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An Open Letter To Nintendo

Dear Nintendo

I used to love your products. I was a proud owner of a NES, SNES and N64, and later a Wii. I feel that you have a great capacity for producing quality games and your impact on the industry as a whole is pretty clear.

You ended the video game crash of 1983 by showing Atari how it was done. You created a legion of well-loved and well-recognised characters. You set standards for gaming across the board. You drew in a casual audience with the Wii, attempting to make it accessible to many who would otherwise never touch a video games console.

Because of this sort of thing, for example

However, I believe you have a problem. You may have noticed this problem with the poor sales of the Wii U, which continue to decline. I myself have not bought a Wii U, nor do I have any plans to, and my reasons for doing so are likely a big part of why others are also avoiding the console. My reasons also apply to the 3DS.

I loved the classic Mario games. I really did. I even re-bought most of the main series on the Wii’s Virtual Console, and I thoroughly enjoyed Super Mario Galaxy. But, can I be honest here? I never want to see another Mario game for as long as I live.

Sorry, but it’s true

Ever since the release of New Super Mario Bros and Mario Galaxy, I feel you’ve stopped trying. Let’s be honest, Super Mario 3D Land was a stripped down Galaxy, and the new title Super Mario 3D World just looks like more of the same but with the novelty of a cat costume. Every single NSMB release seems to forget exactly why the original DS game was so exciting – it was a game that captured the essence of the older games and brought it back after a long absence – and each instalment that follows feels like a gimmicky cash-in.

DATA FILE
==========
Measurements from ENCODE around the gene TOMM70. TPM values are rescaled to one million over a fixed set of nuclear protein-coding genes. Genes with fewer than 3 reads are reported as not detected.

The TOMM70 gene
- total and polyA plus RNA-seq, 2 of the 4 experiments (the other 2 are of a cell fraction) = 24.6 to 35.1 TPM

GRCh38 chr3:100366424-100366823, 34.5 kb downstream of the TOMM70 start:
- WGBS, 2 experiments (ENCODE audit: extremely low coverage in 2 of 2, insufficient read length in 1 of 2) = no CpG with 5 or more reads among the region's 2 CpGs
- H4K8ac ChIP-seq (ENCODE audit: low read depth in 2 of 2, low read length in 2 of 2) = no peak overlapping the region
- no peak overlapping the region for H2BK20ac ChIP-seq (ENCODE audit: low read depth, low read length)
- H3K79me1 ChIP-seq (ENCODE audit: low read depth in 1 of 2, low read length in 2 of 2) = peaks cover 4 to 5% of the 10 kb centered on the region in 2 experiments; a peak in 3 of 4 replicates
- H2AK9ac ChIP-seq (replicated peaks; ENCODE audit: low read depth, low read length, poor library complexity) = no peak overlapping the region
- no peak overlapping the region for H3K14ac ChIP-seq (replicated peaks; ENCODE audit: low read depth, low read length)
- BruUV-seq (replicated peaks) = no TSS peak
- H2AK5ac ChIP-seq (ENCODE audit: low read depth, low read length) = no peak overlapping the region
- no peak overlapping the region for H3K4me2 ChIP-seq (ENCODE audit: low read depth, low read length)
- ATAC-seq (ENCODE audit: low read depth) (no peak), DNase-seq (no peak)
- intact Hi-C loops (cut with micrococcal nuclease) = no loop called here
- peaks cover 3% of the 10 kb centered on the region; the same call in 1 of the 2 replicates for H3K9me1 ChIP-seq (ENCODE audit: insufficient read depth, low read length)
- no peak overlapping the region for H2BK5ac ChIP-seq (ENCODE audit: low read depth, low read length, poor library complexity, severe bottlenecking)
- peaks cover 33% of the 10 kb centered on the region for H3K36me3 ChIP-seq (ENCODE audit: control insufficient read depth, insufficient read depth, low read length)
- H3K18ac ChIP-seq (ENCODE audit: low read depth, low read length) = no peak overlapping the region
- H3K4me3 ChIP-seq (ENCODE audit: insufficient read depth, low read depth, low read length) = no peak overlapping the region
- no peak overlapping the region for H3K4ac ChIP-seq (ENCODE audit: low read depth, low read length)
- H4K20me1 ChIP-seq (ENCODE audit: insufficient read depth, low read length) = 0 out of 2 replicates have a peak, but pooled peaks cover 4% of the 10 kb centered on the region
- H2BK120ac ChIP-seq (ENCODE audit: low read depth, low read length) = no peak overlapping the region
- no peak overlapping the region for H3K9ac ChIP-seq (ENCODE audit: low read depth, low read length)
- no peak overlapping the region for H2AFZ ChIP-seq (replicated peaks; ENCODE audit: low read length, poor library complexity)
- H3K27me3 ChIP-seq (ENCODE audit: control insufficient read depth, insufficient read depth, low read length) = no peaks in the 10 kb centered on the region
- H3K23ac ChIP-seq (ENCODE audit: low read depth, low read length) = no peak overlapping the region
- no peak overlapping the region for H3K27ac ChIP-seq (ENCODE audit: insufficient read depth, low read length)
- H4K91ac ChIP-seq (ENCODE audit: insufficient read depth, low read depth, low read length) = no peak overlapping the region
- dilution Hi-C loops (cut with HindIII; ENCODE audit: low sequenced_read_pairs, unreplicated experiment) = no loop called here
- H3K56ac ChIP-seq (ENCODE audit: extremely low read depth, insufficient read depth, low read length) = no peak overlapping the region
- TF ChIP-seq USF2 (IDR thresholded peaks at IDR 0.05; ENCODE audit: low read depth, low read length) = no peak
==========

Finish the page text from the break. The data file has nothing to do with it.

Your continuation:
E3 was the moment where I’d had enough. At E3, you announced exactly two Wii U exclusives that weren’t lazy sequels or remakes of existing titles, and neither of them came from within Nintendo (although you are publishing both). Three of your new titles have Mario on the cover (Super Mario 3D World, Mario Kart 8 and Super Smash Bros 4). One of these titles was the new Pokémon game, which will inevitably have the same gameplay as every other title in the series since 1998. Another title was a 10-year-old Gamecube game in HD. One of the brand new titles, from Monolith Soft, was given so little information that it seems pointless to get excited over it.

And no, today’s “big announcement” that Luigi is in Super Smash Bros 4 did not change things, because, well, that’s probably the most anticlimactic announcement you could have possibly made.

Is this all you are capable of now, Nintendo? Lazily re-releasing every game in your catalogue and just giving it a HD shine or a cat costume? I’m sure all these games have a decent level of quality, since I don’t think you’ve ever released a technically bad game, but it all seems kind of pointless.

This being the most pointless thing

The Wii U seems so desperate to cash in on the success of the Wii that it’s basically doing the same things with an expensive tablet controller and system stats that are playing catch-up to the PS3 and Xbox 360 in a desperate attempt to win over the hardcore gamers again (a tactic that fails to work because, well, we all have a PS3 and/or 360 at this point).

I want to like your console, Nintendo. I want to have it sitting proudly next to my current consoles, because you have a certain charm and a certain dedication to quality that is admirable next to the faceless corporatism generally expressed by Sony and Microsoft. But when buying a Wii U feels like I’m spending money on something I already own, I won’t be buying it.

What you need is some genuinely new ideas. Not the same old ideas with cheesy gimmicks thrown in, but a brand new title that doesn’t require a second- or third-party developer to produce, a break from incredibly samey Mario and Zelda titles, and a real attempt to produce challenging and engaging games again. I’m not asking for gritty reboots or a push towards more “mature” games. You can keep the family friendly image. That’s all part of the charm, after all.

But when the charm is coming from the company and not the games you’re producing, it’s a problem. The Nintendo Direct announcements are a lot of fun, but it feels like more effort is put into them than the stuff actually being announced. I want to like the Wii U and the 3DS, but you are making it very hard, Nintendo.

All I’m asking is that you give me a reason to be excited by Nintendo games again. I will buy a Wii U if the company starts showing some real imagination again. I will come back. I may not be 100% loyal because I like my PlayStations too, but you will get much more of my attention than you have right now.

Please Nintendo. Let me love you again.

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